orexin


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orexin (ORX),

(ō-rek'sin),
Neuropeptide involved in neuroendocrine function including feeding and drinking behavior; two subtypes, A and B, exist.
Farlex Partner Medical Dictionary © Farlex 2012

orexin

(ô-rĕk′sĭn)
n.
Either of two neuropeptide hormones synthesized in the hypothalamus that regulate sleep and wakefulness and whose dysfunction causes narcolepsy. Also called hypocretin.
The American Heritage® Medical Dictionary Copyright © 2007, 2004 by Houghton Mifflin Company. Published by Houghton Mifflin Company. All rights reserved.

o·rex·in

(ōr-eks'in)
A class of hypothalamic neuropeptide hormones that regulates sleep cycles and energy expenditure; they probably do not directly affect appetite, as was once believed.
Medical Dictionary for the Health Professions and Nursing © Farlex 2012

orexin

One of a pair of centrally-acting neuropeptides produced by the lateral hypothalamus where the sensation of hunger is mediated. Rats given orexin will eat about ten times the normal amount of food and rats starved for 48 hours have more than twice the normal concentrations of orexin. There are also specific receptors for the two orexins. These facts are being exploited in the design of drugs that can both stimulate and reduce appetite.
Collins Dictionary of Medicine © Robert M. Youngson 2004, 2005
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References in periodicals archive ?
Orexins are peptides that are synthesized in neurons or nuclei - orexinergic neurons send projections to the ventral tegmental area and nucleus accumbens.
mRNA for the precursor of orexin, preproorexin, is abundantly and specifically produced in the LH and adjacent areas.
Dec 10, 2014: Eisai Demonstrates Efficacy of Investigational Dual Orexin Receptor Antagonist E2006 in Sleep Initiation and Maintenance 88
KEY WORDS: Adipose Tissue; Orexin; Autonomic Nervous System; Thermogenesis; Eating Behavior
Neuroanatomical studies have also suggested how the two neuropeptides in question can have a possible link in the pathogenesis of any possible stress system (two very opposite stress provocation have been cited previously), it is important to put anatomical evidence of nociceptin and orexin regulation or vice versa.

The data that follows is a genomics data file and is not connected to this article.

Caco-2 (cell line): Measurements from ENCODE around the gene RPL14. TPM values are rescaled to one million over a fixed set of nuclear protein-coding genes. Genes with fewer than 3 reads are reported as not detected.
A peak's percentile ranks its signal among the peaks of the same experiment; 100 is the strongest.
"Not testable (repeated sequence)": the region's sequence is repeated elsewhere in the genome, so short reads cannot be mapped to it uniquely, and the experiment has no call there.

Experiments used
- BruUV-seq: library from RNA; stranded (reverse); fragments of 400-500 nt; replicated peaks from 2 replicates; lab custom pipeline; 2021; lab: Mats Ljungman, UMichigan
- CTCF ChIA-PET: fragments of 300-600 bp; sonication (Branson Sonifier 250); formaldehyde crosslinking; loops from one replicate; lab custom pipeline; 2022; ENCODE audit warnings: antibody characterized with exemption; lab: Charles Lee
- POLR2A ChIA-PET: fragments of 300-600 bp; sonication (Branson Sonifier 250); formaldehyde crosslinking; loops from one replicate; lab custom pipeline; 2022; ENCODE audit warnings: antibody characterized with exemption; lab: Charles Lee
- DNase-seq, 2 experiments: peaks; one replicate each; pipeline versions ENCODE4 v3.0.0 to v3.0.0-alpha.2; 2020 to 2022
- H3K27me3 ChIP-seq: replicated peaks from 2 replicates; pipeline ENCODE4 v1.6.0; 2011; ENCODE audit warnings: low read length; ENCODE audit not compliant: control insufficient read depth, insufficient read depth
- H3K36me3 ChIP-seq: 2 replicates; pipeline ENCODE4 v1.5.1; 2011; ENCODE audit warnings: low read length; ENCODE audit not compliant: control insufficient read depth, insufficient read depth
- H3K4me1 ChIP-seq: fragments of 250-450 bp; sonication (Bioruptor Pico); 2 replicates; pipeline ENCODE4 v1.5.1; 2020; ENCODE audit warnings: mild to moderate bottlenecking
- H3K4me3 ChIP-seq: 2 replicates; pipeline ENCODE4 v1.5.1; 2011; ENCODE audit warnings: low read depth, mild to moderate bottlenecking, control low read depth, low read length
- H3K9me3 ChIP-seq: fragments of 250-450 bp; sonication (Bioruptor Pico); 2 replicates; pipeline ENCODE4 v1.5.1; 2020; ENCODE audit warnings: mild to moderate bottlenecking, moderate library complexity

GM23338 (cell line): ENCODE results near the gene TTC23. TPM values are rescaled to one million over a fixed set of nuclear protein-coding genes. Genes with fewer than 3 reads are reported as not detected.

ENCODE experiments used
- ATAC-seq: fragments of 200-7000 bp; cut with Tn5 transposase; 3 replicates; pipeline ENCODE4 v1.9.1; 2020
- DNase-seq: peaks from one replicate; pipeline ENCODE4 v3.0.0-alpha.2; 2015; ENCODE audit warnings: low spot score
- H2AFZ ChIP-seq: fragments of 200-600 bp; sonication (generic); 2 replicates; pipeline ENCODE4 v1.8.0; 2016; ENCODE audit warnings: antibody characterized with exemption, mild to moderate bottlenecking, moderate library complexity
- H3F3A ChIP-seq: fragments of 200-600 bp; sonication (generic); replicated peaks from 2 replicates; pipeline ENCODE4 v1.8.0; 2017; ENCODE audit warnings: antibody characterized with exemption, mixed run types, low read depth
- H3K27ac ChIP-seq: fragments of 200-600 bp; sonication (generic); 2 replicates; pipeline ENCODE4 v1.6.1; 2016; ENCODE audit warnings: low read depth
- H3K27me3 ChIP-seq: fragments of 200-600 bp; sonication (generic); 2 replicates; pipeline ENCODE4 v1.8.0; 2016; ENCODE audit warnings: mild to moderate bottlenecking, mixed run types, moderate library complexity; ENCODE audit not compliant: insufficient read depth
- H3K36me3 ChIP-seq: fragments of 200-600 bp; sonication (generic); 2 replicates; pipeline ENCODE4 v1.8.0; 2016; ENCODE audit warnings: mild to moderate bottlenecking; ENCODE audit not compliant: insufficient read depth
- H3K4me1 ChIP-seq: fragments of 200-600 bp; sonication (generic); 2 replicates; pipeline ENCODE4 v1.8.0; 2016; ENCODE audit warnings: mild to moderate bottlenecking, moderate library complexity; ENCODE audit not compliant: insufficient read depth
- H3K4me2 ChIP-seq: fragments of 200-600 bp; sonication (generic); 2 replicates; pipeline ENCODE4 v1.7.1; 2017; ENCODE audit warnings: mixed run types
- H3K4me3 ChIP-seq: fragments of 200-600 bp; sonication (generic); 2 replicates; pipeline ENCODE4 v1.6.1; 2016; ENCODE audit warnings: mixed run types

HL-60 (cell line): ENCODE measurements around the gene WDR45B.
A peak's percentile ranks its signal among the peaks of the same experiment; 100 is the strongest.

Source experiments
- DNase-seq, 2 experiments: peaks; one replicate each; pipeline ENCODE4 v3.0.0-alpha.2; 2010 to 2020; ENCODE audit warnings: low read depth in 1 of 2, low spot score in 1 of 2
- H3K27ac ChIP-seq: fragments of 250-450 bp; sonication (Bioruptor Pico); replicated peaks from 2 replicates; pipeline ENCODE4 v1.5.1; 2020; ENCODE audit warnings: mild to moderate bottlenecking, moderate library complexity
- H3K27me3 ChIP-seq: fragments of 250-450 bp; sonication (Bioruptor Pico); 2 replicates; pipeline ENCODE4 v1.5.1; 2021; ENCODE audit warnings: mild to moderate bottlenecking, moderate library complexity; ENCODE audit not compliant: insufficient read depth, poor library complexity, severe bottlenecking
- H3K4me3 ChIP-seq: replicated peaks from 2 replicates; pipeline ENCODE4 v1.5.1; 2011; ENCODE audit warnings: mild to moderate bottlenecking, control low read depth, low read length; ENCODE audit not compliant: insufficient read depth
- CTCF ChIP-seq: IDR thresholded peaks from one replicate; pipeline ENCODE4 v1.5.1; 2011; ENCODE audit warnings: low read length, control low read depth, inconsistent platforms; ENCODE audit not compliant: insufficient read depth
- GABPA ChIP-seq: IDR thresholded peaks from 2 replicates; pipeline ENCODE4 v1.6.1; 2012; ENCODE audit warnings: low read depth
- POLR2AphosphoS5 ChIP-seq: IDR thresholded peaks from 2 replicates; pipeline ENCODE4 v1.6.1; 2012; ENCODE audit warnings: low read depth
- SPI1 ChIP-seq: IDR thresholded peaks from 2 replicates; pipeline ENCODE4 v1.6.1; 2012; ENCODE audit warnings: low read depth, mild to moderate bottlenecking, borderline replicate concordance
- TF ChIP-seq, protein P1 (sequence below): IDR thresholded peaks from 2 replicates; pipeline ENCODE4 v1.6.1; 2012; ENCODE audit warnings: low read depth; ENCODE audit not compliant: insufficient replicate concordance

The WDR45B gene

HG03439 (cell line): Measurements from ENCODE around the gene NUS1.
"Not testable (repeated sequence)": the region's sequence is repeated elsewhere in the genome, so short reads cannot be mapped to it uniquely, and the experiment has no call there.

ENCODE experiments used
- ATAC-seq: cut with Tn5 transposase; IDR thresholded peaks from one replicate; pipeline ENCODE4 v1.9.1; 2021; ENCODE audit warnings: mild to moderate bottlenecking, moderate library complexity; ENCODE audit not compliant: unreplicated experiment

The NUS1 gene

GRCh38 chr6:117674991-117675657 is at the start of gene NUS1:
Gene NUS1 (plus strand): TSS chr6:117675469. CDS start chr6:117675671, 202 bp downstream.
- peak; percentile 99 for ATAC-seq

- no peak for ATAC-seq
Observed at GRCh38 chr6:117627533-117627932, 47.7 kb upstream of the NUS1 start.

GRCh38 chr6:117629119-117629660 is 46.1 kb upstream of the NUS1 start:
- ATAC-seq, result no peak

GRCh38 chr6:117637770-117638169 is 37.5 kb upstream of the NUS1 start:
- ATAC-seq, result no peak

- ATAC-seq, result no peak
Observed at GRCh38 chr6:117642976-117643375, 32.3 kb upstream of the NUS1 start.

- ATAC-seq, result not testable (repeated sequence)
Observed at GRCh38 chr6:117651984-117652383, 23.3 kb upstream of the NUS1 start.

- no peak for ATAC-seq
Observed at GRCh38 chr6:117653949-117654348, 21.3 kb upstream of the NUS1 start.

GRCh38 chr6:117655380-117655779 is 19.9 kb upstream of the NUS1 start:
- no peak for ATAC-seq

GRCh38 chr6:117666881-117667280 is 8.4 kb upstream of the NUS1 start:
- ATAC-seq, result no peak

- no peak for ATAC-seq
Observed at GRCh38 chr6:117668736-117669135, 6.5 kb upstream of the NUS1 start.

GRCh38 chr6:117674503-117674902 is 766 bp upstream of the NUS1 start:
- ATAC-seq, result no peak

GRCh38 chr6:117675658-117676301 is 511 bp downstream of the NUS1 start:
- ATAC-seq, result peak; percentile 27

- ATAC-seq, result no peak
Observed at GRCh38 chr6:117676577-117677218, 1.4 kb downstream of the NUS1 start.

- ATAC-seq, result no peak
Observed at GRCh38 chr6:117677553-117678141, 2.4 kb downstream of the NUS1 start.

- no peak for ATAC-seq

In addition, this recommendation is classified as "weak," and the associated evidence "low-quality." Medications reviewed included eszopiclone, zaleplon, Zolpidem, orexin receptor antagonist, melatonin, ramelteon, and benzodiazepines.
Table 1 11 Pharmacological domains Acetylcholine Dopamine GABA Glutamate Histamine Ion channel Melatonin Norepinephrine Opioid Orexin Serotonin Table 2 9 Modes of action Enzyme inhibitor Enzyme modulator Ion channel blocker Neurotransmitters releaser Positive allosteric modulator Receptor agonist Receptor antagonist Receptor partial agonist Reuptake inhibitor
US Food and Drug Administration (FDA)-approved hypnotic medications fall into 5 families (TABLE 2(40)): benzodiazepines (BDZs), benzodiazepine agonists (BDZAs, sometimes called "Z drugs"), melatonin agonists (eg, ramelteon), tricyclic antidepressants (eg, low-dose doxepin), and orexin antagonists (eg, suvorexant).
Impaired orexin receptor expression in the Kolliker-Fuse nucleus in sudden infant death syndrome: possible involvement of this nucleus in arousal pathophysiology.
Therefore, in the Spinal Manipulation section, the sentence "Both cervical and thoracic groups saw decreases in neurotensin and oxytocin, as well as increases in orexin A plasma concentrations following respective interventions" should be corrected to "Both cervical and thoracic groups saw increases in neurotensin and oxytocin, as well as decreases in orexin A plasma concentrations following respective interventions."